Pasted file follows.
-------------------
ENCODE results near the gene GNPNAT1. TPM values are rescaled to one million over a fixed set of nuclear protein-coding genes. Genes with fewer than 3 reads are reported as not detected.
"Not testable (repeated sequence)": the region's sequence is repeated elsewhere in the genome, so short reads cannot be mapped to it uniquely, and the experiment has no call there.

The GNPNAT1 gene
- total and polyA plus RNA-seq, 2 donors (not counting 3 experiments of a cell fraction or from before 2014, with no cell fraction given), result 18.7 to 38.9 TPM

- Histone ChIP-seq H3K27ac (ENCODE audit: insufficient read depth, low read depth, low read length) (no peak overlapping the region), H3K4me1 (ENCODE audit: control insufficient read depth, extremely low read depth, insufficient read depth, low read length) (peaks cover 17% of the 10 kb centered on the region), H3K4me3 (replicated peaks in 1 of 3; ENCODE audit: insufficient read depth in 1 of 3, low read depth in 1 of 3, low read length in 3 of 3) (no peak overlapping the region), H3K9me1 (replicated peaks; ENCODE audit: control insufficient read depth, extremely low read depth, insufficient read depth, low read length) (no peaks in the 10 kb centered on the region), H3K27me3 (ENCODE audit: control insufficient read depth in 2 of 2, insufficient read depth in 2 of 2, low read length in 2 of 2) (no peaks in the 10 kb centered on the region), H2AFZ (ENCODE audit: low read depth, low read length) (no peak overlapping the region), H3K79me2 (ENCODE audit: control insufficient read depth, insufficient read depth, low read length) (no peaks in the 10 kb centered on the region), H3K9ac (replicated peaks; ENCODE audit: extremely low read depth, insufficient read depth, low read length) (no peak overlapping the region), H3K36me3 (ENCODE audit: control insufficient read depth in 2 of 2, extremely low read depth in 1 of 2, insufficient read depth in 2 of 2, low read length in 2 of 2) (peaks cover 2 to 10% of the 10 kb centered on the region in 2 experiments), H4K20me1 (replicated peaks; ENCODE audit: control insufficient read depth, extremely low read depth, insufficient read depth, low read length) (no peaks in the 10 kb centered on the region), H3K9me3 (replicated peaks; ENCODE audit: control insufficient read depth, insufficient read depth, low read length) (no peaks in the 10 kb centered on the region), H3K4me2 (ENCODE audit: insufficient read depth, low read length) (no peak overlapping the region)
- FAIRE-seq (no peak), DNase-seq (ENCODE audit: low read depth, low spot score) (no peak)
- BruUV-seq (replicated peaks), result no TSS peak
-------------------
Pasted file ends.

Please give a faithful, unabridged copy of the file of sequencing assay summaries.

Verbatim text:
ENCODE results near the gene GNPNAT1. TPM values are rescaled to one million over a fixed set of nuclear protein-coding genes. Genes with fewer than 3 reads are reported as not detected.
"Not testable (repeated sequence)": the region's sequence is repeated elsewhere in the genome, so short reads cannot be mapped to it uniquely, and the experiment has no call there.

The GNPNAT1 gene
- total and polyA plus RNA-seq, 2 donors (not counting 3 experiments of a cell fraction or from before 2014, with no cell fraction given), result 18.7 to 38.9 TPM

- Histone ChIP-seq H3K27ac (ENCODE audit: insufficient read depth, low read depth, low read length) (no peak overlapping the region), H3K4me1 (ENCODE audit: control insufficient read depth, extremely low read depth, insufficient read depth, low read length) (peaks cover 17% of the 10 kb centered on the region), H3K4me3 (replicated peaks in 1 of 3; ENCODE audit: insufficient read depth in 1 of 3, low read depth in 1 of 3, low read length in 3 of 3) (no peak overlapping the region), H3K9me1 (replicated peaks; ENCODE audit: control insufficient read depth, extremely low read depth, insufficient read depth, low read length) (no peaks in the 10 kb centered on the region), H3K27me3 (ENCODE audit: control insufficient read depth in 2 of 2, insufficient read depth in 2 of 2, low read length in 2 of 2) (no peaks in the 10 kb centered on the region), H2AFZ (ENCODE audit: low read depth, low read length) (no peak overlapping the region), H3K79me2 (ENCODE audit: control insufficient read depth, insufficient read depth, low read length) (no peaks in the 10 kb centered on the region), H3K9ac (replicated peaks; ENCODE audit: extremely low read depth, insufficient read depth, low read length) (no peak overlapping the region), H3K36me3 (ENCODE audit: control insufficient read depth in 2 of 2, extremely low read depth in 1 of 2, insufficient read depth in 2 of 2, low read length in 2 of 2) (peaks cover 2 to 10% of the 10 kb centered on the region in 2 experiments), H4K20me1 (replicated peaks; ENCODE audit: control insufficient read depth, extremely low read depth, insufficient read depth, low read length) (no peaks in the 10 kb centered on the region), H3K9me3 (replicated peaks; ENCODE audit: control insufficient read depth, insufficient read depth, low read length) (no peaks in the 10 kb centered on the region), H3K4me2 (ENCODE audit: insufficient read depth, low read length) (no peak overlapping the region)
- FAIRE-seq (no peak), DNase-seq (ENCODE audit: low read depth, low spot score) (no peak)
- BruUV-seq (replicated peaks), result no TSS peak